Kubota to pay $2 million for misleading claims

Equipment manufacturer accused of falsely labeling parts “Made in the USA”

Joshua Baethge, Policy editor

February 3, 2024

2 Min Read

Kubota North America Group has agreed to pay a $2 million civil penalty to settle a complaint in the U.S. District Court for the Northern District of Texas. That complaint alleged Kubota violated the FTC Act and the Made in the USA Rule by falsely marketing foreign manufactured replacement parts as “Made in the USA.”

According to the FTC, Kubota has labeled thousands of imported replacement parts as “Made in the USA” since 2021. While the company moved multiple manufacturing operations outside of the country, it continued to label those items as American-made.

According to the FTC’s Made in American Labeling Rule, products cannot be labeled “Made in the USA” unless their final assembly or processing occurs in the United States. All significant processing that goes into a product must also occur in the U.S. Additionally, “all or virtually all” ingredients or components of a product must be made and sourced in the U.S.

Per the settlement agreement, Kubota is prohibited from making country-of-origin claims about any of its products unless it can prove they were assembled or processed in the United States. It is also prohibited from making any other unsubstantiated claims about its products.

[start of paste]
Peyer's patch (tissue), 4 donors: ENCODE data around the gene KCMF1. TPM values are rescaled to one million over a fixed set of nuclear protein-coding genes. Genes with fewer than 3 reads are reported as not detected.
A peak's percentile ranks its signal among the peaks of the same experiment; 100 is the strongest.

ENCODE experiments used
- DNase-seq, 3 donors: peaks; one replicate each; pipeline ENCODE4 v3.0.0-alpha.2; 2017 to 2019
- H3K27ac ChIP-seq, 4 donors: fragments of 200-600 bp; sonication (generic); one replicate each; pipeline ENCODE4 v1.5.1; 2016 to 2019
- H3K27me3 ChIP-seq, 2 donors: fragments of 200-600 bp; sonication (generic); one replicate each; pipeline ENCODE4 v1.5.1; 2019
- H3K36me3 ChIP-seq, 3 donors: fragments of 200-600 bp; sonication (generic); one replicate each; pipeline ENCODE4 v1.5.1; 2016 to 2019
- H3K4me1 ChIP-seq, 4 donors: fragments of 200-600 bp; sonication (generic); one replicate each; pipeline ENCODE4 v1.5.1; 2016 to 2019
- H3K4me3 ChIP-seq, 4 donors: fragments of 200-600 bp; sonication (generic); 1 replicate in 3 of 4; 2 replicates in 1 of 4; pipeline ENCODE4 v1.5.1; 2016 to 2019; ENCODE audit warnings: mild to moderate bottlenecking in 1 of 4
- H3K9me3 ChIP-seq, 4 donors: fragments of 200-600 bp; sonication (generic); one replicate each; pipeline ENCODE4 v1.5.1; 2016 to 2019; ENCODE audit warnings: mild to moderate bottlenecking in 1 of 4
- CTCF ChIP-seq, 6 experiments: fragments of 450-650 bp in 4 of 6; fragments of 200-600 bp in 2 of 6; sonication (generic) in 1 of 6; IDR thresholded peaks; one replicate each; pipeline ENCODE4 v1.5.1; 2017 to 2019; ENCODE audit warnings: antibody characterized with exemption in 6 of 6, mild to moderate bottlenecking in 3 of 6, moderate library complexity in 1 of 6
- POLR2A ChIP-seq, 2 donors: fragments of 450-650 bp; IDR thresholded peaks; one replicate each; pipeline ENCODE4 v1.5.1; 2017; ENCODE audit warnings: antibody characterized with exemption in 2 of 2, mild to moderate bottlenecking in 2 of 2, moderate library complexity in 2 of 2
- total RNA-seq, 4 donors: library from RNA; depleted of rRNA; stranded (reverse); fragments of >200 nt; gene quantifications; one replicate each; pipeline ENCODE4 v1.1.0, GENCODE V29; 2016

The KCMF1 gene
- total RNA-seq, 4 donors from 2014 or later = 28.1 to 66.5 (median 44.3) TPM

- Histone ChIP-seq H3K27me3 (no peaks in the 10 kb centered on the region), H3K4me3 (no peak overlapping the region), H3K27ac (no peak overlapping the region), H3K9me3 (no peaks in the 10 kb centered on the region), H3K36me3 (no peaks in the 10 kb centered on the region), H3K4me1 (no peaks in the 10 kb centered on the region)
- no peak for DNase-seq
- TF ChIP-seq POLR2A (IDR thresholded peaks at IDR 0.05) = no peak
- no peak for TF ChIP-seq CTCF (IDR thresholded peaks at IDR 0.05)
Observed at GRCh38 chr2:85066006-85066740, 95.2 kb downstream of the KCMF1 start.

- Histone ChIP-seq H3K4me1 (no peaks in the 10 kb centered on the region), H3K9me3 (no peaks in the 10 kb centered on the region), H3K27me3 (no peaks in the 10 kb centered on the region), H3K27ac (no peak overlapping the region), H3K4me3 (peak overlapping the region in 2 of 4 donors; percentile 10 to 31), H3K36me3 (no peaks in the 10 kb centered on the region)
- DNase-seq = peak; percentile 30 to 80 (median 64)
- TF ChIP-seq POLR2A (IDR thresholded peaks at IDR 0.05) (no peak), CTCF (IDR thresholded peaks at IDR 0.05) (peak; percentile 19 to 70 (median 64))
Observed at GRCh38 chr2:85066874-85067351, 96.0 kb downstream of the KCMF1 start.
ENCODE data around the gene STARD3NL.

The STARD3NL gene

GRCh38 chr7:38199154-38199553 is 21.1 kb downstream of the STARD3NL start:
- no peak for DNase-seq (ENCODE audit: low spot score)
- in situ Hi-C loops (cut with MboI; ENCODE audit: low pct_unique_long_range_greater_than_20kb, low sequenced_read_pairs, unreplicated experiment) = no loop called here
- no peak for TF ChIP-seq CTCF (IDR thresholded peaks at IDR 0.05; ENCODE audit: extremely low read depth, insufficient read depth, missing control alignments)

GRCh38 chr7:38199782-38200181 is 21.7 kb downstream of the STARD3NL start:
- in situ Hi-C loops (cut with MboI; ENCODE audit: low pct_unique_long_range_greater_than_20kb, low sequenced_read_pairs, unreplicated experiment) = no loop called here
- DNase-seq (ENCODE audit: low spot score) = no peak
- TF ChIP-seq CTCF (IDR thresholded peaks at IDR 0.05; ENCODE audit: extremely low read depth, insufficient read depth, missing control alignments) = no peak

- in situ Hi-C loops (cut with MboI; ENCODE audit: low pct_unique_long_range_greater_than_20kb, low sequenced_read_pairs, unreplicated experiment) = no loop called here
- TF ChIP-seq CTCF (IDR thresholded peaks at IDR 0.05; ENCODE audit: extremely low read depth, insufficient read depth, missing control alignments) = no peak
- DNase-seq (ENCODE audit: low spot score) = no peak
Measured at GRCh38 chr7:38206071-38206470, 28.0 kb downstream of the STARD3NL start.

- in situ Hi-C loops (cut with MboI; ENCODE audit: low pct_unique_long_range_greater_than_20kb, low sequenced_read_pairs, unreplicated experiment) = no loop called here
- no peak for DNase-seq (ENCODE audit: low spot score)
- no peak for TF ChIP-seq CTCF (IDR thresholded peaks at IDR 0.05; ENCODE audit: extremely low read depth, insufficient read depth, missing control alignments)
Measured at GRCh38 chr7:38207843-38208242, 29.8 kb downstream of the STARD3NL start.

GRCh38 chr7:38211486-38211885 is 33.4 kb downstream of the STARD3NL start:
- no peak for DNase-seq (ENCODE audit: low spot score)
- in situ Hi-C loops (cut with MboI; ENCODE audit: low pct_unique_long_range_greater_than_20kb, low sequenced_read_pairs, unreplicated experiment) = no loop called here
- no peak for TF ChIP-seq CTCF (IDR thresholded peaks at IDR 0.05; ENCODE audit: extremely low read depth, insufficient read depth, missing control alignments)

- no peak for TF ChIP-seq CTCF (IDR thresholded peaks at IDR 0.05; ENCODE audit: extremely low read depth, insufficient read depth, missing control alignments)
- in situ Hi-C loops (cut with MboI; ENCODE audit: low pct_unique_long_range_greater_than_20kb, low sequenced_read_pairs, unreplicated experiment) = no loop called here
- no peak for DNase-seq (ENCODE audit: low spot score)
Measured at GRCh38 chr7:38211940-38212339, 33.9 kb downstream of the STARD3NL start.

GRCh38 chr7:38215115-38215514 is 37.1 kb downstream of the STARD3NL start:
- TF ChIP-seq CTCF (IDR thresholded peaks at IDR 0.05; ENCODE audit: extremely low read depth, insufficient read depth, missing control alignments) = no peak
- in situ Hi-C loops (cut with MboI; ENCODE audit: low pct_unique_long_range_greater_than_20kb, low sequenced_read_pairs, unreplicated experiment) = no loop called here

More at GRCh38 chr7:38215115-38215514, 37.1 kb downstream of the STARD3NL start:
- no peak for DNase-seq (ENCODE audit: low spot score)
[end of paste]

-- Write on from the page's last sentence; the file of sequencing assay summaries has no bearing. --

“Today’s settlement includes the largest civil penalty assessed for violating the Made in USA Labeling Rule,” Samuel Levine, director of the FTC’s Bureau of Consumer Protection, says. “The FTC will continue cracking down on deceptive Made in USA claims that cheat consumers and honest businesses.”

Kubota officials say the company has cooperated fully with government officials throughout the investigation. In a statement following the settlement agreement, the company said it is “voluntarily addressing the FTC’s concerns” and is committed to complying with the laws and FTC regulations. The company adds that it has worked with its U.S. subsidiaries to implement new policies and process improvements, including regular reviews of its supplier information regarding the accuracy of labels.

As for the parts that were sold since 2021, Kubota says they were produced by approved suppliers. The company says it continues to stand behind those products “Kubota Genuine Parts.”

“Kubota regrets that this matter has occurred. But we recognize that our company, our process, and our business have been improved by sincerely learning from this matter,” the company said at the conclusion of its public statement. “Kubota will continue to take steps to improve and enhance our commitment to compliance.”

About the Author(s)

Joshua Baethge

Policy editor, Farm Progress

Joshua Baethge covers a wide range of government issues affecting agriculture. Before joining Farm Progress, he spent 10 years as a news and feature reporter in Texas. During that time, he covered multiple state and local government entities, while also writing about real estate, nightlife, culture and whatever else was the news of the day.

Baethge earned his bachelor’s degree at the University of North Texas. In his free time, he enjoys going to concerts, discovering new restaurants, finding excuses to be outside and traveling as much as possible. He is based in the Dallas area where he lives with his wife and two kids.

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